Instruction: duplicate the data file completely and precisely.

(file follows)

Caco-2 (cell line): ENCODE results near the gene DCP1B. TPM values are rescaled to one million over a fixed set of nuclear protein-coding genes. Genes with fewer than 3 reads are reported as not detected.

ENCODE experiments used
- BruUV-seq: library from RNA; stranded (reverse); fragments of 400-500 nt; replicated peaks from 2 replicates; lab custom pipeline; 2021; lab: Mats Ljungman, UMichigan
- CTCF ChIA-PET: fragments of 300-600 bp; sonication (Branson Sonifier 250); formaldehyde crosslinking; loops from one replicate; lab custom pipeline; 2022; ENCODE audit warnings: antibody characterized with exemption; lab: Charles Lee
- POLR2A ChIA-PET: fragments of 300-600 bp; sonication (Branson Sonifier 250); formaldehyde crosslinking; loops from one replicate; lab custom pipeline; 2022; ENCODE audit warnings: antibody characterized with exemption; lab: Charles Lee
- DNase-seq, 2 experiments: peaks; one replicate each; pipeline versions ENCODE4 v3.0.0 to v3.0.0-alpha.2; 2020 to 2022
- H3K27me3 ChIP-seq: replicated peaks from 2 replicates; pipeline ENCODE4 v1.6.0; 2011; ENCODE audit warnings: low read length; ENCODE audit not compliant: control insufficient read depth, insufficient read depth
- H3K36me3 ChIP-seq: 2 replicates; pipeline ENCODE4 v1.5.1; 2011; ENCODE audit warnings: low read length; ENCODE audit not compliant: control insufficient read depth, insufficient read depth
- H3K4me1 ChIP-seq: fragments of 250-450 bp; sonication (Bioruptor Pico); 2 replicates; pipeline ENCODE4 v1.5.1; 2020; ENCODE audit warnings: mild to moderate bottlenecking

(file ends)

Caco-2 (cell line): ENCODE results near the gene DCP1B. TPM values are rescaled to one million over a fixed set of nuclear protein-coding genes. Genes with fewer than 3 reads are reported as not detected.

ENCODE experiments used
- BruUV-seq: library from RNA; stranded (reverse); fragments of 400-500 nt; replicated peaks from 2 replicates; lab custom pipeline; 2021; lab: Mats Ljungman, UMichigan
- CTCF ChIA-PET: fragments of 300-600 bp; sonication (Branson Sonifier 250); formaldehyde crosslinking; loops from one replicate; lab custom pipeline; 2022; ENCODE audit warnings: antibody characterized with exemption; lab: Charles Lee
- POLR2A ChIA-PET: fragments of 300-600 bp; sonication (Branson Sonifier 250); formaldehyde crosslinking; loops from one replicate; lab custom pipeline; 2022; ENCODE audit warnings: antibody characterized with exemption; lab: Charles Lee
- DNase-seq, 2 experiments: peaks; one replicate each; pipeline versions ENCODE4 v3.0.0 to v3.0.0-alpha.2; 2020 to 2022
- H3K27me3 ChIP-seq: replicated peaks from 2 replicates; pipeline ENCODE4 v1.6.0; 2011; ENCODE audit warnings: low read length; ENCODE audit not compliant: control insufficient read depth, insufficient read depth
- H3K36me3 ChIP-seq: 2 replicates; pipeline ENCODE4 v1.5.1; 2011; ENCODE audit warnings: low read length; ENCODE audit not compliant: control insufficient read depth, insufficient read depth
- H3K4me1 ChIP-seq: fragments of 250-450 bp; sonication (Bioruptor Pico); 2 replicates; pipeline ENCODE4 v1.5.1; 2020; ENCODE audit warnings: mild to moderate bottlenecking